It’s almost another Mother’s Day, people! Hurry, you still have enough time to grab a card, some flowers, a couple gifts, and whatever else you need to give your mother the perfect Mother’s Day. She deserves it!
Here at The Idea Forge, we love to celebrate entrepreneurs who take the innovative leap that pushes our country even further into the future. But Mother’s Day has opened a unique new opportunity for us. We’re going to celebrate the most innovative women we know, our Mothers Of Invention. And Chicago’s got a lot of them.
Let’s meet a few of Chicago’s Mothers Of Invention.
If you’ve ever played Monopoly, you’ve got one woman to thank; Elizabeth Magie. Lizzie, as she was affectionately referred, was an American game designer born in Macomb, Illinois in 1866. She became fascinated with the economic writings of Henry George and had the brilliant idea of turning it into a board game. But before it was Monopoly, it was The Landlord’s Game, which was intended to illustrate the economic consequences of Ricardo’s Law of Economic Rent and the Georgist concepts of economic privilege and land value taxation. So, in other words, if you’ve ever gotten in a confusing fight with your family over a game of Monopoly, it’s Elizabeth Magie’s fault.
Josephine Garis Cochrane
Do you have a dishwasher? Are you thankful for it? Do you laugh in the faces of your non-dishwasher-owning friends? Then you owe Josephine Garis Cochrane a big high five, because she invented it. There had been other attempts to produce a commercially viable dishwasher. Other men had tried other designs of a dishwasher, but they didn’t exactly work out.
It wasn’t until Cochrane’s design that the dishwasher became a commercial product. She debuted it at the 1893 World’s Columbian Exposition in Chicago and won the highest prize for “best mechanical construction, durability, and adaptation to its line of work.” Soon, Cochrane was getting orders from restaurants and hotels for her brilliant design. It wasn’t until the 1950s that the dishwasher became a common household item after new suburban homes were built. So, if you’re not scrubbing your dishes by hand, you’ve got to thank Josephine Garis Cochrane.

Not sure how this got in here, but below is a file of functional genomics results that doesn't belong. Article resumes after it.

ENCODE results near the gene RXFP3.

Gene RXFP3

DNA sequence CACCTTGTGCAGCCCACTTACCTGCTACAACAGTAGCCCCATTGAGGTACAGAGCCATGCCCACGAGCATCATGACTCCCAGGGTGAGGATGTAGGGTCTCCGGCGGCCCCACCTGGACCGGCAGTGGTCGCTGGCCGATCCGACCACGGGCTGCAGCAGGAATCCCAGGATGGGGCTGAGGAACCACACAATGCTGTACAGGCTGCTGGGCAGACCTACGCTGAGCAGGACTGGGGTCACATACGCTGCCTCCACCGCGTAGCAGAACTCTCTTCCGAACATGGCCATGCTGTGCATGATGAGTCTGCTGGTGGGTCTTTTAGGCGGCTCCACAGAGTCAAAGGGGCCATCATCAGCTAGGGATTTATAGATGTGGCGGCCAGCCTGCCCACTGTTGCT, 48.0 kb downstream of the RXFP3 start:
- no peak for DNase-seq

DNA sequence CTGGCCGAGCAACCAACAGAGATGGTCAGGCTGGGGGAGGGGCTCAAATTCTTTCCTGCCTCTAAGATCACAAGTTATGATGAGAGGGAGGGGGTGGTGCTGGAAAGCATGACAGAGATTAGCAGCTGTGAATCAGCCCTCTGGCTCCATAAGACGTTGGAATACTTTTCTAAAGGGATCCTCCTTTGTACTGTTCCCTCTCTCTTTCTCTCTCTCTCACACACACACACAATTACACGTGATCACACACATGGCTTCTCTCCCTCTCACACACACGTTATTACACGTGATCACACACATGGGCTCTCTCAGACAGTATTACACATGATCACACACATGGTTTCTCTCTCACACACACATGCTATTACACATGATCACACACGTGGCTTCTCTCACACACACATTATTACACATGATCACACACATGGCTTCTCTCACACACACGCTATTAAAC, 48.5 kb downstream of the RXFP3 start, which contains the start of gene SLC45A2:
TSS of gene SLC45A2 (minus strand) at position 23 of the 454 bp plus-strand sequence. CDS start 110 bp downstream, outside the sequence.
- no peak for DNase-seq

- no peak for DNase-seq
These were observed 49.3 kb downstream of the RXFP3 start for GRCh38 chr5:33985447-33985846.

Dr. Mae Jemison
While she’s not an inventor, per se, Dr. Mae Jemison is a pioneer and a brilliant scientist. An American physicist, Jemison became the first African-American woman to travel in space when she went into orbit aboard the Space Shuttle Endeavor in 1992. After her medical education and a brief general practice, Jemison joined the Peace Corps where she was later selected by NASA to join the astronaut corps.
In 1993, she resigned from NASA to form a company researching the application of technology to daily life. When she resigned she stated, “I left NASA because I’m interested in how social sciences interact with technologies. People always think of technology as something having silicon in it. But a pencil is technology. Any language is technology. Technology is a tool we use to accomplish a particular task and when one talks about appropriate technology in developing countries, appropriate may mean anything from fire to solar electricity.”
Dr. Mae Jemison is about as brilliant as you can get, and while she hasn’t invented anything, she is of a genius mind, and the world is lucky to have her.
We know this isn’t the end of Chicago’s Mothers of Inventions. There’s no better place in the country where you can find such a passion for the entrepreneurial spirit. Stay tuned for more of Chicago’s future Mothers of Invention, you can count on it.
Can’t get enough of these Mothers Of Invention? Take a look at some of the world’s most innovative women – from New Haven, to Denver, to Nashville – and how they launched our country even further into the future. Happy Mother’s Day, everyone.